Which leads us to our next point.

4. Prioritization

When managing multiple projects, which tasks take precedence? Is it a popularity contest between change leads? Is it an arms race between executives? What we know is if all the rain falls on impacted users at once, emotional dams will break due to change saturation, and you will be left to pick up the pieces of disengagement.

Any time you have more than a handful of projects on the board, leaders need to meet regularly to sequence what really needs to come first and why.

5. Risk Management

Maybe it’s obvious to some, but because multiple projects are interconnected amongst goals, outcomes, and impacted groups, this means that risk management becomes more complex. A butterfly flapping its wings knocks down a train of dominos in the process. One risk becomes many in the blink of an eye. That’s why it’s important to know each individual project’s risk profile as well as how certain projects are intertwined with others.

One thing we like to say is that if an impacted group is experiencing two changes, one being high impact and the other being low, the group’s impact level is high. Impacts don’t average, you take the high-water mark as truth for that group. This is important to remember when thinking about risk.

6. Communication

Change leaders in charge of the lone change management project at a company have no problem handling internal communication and ensuring stakeholder satisfaction.  

But when stakeholders are getting it from all fronts due to multiple projects, communication channels can get clogged. The last thing you want is to have someone’s inbox or Slack channel feel like a Twitter feed of disparate information.

When that happens, communication isn’t taking place, because for something to be effectively communicated, it needs to be uttered by one party and understood by the other.

Communication is a huge indicator when measuring change management KPIs because it can make or break your change initiative. In the battle for attention, consideration needs to be thought out as to the what, when, and how of any communication if you want more of a response than eyes glazed over.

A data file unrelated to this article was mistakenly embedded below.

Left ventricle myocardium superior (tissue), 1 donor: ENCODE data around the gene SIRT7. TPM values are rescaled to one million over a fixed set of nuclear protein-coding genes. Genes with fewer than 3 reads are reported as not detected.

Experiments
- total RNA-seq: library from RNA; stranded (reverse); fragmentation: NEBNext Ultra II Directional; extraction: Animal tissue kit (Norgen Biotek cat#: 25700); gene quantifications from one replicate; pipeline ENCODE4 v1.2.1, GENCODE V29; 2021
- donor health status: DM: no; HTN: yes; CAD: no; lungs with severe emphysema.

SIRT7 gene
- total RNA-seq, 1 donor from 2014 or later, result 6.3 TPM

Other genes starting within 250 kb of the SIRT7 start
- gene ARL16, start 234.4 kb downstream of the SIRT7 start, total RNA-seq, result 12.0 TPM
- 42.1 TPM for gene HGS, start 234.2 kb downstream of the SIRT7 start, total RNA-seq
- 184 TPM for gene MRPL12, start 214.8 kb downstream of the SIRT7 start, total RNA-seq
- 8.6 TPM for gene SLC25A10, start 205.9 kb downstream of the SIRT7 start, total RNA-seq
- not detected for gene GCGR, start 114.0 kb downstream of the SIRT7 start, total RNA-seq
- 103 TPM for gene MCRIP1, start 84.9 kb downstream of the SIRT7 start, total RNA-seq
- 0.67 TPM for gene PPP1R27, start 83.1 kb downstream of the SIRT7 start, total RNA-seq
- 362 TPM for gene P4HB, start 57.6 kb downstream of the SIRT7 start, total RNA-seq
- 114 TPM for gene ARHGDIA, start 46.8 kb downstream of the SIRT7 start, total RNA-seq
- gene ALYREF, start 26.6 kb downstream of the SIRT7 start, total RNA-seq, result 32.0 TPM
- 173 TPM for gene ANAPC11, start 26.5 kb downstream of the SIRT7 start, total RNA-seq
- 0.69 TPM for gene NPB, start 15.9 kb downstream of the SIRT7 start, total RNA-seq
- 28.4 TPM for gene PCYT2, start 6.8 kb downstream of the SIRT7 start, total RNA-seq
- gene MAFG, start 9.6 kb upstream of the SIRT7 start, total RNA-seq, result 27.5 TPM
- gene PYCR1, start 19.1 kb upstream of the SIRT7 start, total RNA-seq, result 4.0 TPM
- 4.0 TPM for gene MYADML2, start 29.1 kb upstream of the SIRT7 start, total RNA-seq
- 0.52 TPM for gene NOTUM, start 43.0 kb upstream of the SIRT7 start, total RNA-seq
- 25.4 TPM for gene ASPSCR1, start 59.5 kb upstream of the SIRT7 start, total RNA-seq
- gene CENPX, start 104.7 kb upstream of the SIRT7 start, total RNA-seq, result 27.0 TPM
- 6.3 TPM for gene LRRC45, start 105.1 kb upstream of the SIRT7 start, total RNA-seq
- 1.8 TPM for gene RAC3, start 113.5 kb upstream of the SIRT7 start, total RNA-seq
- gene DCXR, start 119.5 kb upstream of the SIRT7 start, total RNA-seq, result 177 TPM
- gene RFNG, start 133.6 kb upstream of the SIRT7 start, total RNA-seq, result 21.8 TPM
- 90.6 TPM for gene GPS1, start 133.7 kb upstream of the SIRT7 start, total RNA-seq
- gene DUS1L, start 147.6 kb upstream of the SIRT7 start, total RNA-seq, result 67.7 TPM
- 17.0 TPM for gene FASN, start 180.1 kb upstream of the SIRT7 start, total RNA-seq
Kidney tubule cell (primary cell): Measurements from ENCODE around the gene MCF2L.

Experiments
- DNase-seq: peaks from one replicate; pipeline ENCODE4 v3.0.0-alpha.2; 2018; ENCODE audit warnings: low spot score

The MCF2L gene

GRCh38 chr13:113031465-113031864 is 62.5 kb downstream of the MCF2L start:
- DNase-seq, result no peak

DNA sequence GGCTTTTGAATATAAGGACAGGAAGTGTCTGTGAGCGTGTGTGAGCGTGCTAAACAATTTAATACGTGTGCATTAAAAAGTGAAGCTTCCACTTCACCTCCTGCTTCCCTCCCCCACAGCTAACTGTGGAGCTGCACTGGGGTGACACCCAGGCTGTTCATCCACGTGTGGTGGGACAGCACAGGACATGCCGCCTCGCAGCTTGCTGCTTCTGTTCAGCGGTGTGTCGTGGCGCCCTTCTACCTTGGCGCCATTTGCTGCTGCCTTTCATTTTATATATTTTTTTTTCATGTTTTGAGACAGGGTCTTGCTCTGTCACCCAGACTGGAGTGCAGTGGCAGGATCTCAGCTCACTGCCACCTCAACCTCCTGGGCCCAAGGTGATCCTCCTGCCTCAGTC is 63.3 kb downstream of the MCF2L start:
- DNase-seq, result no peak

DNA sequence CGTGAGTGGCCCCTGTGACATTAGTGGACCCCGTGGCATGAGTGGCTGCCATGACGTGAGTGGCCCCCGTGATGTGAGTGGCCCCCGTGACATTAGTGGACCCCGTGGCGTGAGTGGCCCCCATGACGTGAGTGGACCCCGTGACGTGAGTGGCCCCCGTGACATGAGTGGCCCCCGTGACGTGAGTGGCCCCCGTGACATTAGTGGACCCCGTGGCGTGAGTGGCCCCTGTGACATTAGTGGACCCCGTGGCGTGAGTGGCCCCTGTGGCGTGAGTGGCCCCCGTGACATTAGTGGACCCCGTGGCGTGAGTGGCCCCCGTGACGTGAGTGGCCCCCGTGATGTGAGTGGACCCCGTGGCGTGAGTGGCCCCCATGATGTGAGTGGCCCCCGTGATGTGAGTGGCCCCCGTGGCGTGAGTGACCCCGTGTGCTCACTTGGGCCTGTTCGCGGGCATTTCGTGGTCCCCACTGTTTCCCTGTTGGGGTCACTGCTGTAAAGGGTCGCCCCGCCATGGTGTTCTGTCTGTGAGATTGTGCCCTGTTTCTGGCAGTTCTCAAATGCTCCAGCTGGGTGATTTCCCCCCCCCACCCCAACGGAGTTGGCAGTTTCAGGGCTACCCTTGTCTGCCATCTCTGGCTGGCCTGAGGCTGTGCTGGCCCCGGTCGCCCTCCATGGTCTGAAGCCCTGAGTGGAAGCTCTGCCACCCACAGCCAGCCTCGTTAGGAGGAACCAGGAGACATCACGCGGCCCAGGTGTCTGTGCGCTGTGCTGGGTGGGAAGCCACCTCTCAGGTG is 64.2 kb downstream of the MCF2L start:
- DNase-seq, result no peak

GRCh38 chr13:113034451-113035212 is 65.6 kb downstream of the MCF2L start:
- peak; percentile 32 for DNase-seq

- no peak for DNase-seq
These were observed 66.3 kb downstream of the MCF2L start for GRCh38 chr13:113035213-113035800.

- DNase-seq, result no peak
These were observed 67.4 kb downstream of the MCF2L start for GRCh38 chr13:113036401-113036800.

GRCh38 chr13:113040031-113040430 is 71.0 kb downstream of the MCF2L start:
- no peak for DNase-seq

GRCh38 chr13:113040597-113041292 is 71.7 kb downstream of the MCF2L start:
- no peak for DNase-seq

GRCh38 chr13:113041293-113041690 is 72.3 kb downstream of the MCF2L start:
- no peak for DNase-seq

7. Documentation

We’re pretty sure that right now there are change management gems wasting away in desktop folders on individual computers all over the place. These documents, reports, or presentations might provide important insight or context to unlock someone’s roadblock, but these insights are in a de facto organizational crypt.

This is what happens when change moves fast and too many projects are pancaked on top of one another. Organizations with lots of change initiatives need to have a central repository where change materials can be shared and searched for.

8. Accountability

It’s simple to hold folks accountable when there is only one or two projects on everyone’s plate, but when too many dependencies and unknowns creep in from a deluge of projects, it becomes hard for organizations to make sure that everyone is following through on their responsibilities. It's easy to get lost in the crowd when the crowd is keeping someone from even getting from point A to point B.

So, make sure you know what you are tracking. How are you measuring success of both the project and your change management team, regardless of all the noise and distractions that inevitably try to derail a perfectly laid out plan?

Your Partner for Successful Change Management

Laying all those performance indicators out like that, we know it can feel like exponential doom and gloom and a lot of plates to keep spinning. But it doesn’t really have to be that way.

If you’re feeling like you are facing some of these larger-organization realities and you want to see how ChangeAnalytics can help your change management or center-of-excellence team get alignment (and some air) so you can effectively drive towards the business and adoption results you’re after, contact us for more information or to schedule a demo . We’d love to help.